In Figure 4 it is possible to see the capillary absorption curve of red brick samples as a function of the root of time, after 1 and 2 cycles, with pure water and saturated solutions of KCl and Na2SO4, for each joint type. A more detailed analysis was done in Figure 5, and the results obtained show that comparing the 1st and 2nd absorption cycles, it is possible to conclude that the specimens immersed in water practically absorbed the same amount of water, but when the samples are immersed in salt solutions (Na2SO4 and KCl) the mass gain in the absorption process is lesser in the 2nd cycle than in the 1st cycle.

Figure 4: Capillary absorption curve of red brick samples as a function of the root of time, after 1 and 2 cycles, with pure water and saturated solutions of KCl and Na2SO4, for (a) monolithic specimens, (b) hydraulic continuity interface, (c) perfect contact interface, and (d) air space interface.
Figure 5: Water absorption coefficient of red brick samples after 1 and 2 cycles, with pure water and saturated solutions of KCl and Na2SO4, for (a) monolithic specimens, (b) hydraulic continuity interface, (c) perfect contact interface, and (d) air space interface.

Figure 6 shows the mass gain by the samples tested in water and both salts solutions, for the three different joints analysed. For hydraulic continuity interface, the contact between layers was done with a mortar joint of 3 mm and with an interpenetration of both layers. Figure 6 shows slowing of the wetting process when the moisture reaches the interface due to the interface hygric resistance. This result reveals the existence of a resistance associated with the maximum flow transmitted (FLUMAX) that presents the higher value FLUMAX, as showed in Figure 7. The maximum flow transmitted value is a parameter easy to obtain experimentally and an important input for the hygrothermal programs available in literature [20].

Figure 6: Representation of the absorption in the monolithic specimens and specimens with hydraulic continuity interface, perfect contact interface, and air space interface, for (a) pure water, (b) saturated solution of KCl, and (c) saturated solution of Na2SO4.
Figure 7: Effect of the different interfaces on the FLUMAX: monolithic specimens, hydraulic continuity interface, perfect contact interface, and air space interface.

In the situation of perfect contact interface, the experiments detailed in Figure 6 show slowing of the wetting process when the moisture reaches the interface due to the interface hygric resistance. Once again, this result reveals the existence of resistance associated with the maximum flow transmitted, but the lower slow mass gain by the samples indicates a high hygric resistance and an expectable lower maximum flow transmitted value than the obtained one in the hydraulic continuity interface situation.

Finally, for the samples with air space interface, the samples are separated by about 3 mm of an air space in order to have hydric cut that prevents the moisture transfer in liquid phase. Figure 6 shows a slowing of the wetting process when the moisture reaches the interface due to the interface hygric resistance; however, this hygric resistance is higher than the resistance observed in the perfect contact interface. This phenomenon is observed by the extremely slow weight gain presented in Figure 6, for the situation described, and once again reveals the existence of resistance associated with the maximum flow transmitted. This value is expected to be lower than the obtained one with a perfect contact interface (see Figure 7).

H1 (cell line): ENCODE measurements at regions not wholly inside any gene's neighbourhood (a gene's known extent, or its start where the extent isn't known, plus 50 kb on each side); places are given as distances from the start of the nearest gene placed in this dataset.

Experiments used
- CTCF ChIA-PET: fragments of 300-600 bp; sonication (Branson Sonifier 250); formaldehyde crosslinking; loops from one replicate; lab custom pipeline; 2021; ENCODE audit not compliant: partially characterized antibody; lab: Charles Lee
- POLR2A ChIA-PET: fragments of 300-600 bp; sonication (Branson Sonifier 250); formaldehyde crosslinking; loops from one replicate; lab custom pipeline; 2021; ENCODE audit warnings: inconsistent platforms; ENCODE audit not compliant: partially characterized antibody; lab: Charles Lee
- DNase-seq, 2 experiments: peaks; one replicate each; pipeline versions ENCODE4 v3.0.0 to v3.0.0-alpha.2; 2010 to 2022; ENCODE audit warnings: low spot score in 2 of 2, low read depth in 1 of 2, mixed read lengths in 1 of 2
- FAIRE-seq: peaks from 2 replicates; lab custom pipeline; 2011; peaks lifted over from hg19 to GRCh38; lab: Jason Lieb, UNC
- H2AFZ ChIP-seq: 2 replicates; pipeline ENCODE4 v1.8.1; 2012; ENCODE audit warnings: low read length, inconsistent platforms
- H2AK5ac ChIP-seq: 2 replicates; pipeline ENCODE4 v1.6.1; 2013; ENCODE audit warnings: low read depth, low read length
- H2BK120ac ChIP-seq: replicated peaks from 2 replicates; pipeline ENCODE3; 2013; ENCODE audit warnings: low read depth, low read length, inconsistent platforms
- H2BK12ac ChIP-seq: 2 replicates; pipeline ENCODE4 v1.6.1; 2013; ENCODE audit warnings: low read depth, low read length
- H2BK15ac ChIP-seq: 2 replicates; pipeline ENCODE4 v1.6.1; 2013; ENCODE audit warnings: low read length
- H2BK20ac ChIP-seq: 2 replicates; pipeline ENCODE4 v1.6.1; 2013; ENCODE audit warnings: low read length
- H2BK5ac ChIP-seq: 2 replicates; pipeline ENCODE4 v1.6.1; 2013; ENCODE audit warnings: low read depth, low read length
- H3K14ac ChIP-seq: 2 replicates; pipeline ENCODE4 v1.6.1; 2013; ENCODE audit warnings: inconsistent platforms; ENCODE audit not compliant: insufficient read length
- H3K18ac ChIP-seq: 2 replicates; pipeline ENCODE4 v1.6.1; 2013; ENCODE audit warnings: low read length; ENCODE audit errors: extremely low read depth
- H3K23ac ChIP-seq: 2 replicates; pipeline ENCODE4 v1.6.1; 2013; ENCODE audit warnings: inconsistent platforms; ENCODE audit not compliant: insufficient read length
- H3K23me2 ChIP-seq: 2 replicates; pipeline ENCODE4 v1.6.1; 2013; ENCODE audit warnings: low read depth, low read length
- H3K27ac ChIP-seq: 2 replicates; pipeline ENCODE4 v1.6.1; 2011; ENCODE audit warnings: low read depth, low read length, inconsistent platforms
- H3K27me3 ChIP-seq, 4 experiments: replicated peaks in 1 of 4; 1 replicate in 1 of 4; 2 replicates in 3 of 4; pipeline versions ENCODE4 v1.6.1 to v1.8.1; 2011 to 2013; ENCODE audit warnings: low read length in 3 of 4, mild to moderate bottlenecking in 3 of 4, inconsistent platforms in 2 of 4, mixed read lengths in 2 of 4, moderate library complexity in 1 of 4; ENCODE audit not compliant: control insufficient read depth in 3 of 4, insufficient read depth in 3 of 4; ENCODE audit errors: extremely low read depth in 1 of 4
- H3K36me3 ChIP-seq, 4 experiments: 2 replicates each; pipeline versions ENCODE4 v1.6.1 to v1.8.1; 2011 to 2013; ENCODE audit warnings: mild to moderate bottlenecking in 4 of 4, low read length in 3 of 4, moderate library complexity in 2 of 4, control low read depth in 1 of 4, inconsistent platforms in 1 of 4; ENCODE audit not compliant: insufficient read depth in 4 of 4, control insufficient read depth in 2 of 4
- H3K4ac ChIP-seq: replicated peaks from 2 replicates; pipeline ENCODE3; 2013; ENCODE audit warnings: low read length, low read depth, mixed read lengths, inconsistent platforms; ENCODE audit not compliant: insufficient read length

3.2. Drying Kinetics

Figure 8 shows the changes in the moisture variation with time during the drying process for different joints and liquid solutions. The common feature of the curves seen in Figure 8 is their similarity as being typical drying curve, as moisture content decreased exponentially with time.

Figure 8: Drying curves of red brick samples with pure water and saturated solutions of KCl and Na2SO4, for (a) monolithic specimens, (b) hydraulic continuity interface, (c) perfect contact interface, and (d) air space interface.

Drying rate decreases continuously with time and decreasing moisture content. This result shows that dominant physical mechanism governing moisture movement in red brick samples is the second drying stage. During the second stage of the drying process the diffusion within the building material limits the rate of evaporation.

Five drying models have been used to describe drying curves and the applicability of these models is presented in Tables 3 and 4. The criterion used for selecting the models that better describe the drying process was the magnitude of the relative error for each one (see Table 4). The Page and Logarithmic models presented the best results.

Table 3: Values of empirical constants and drying constant for the models tested.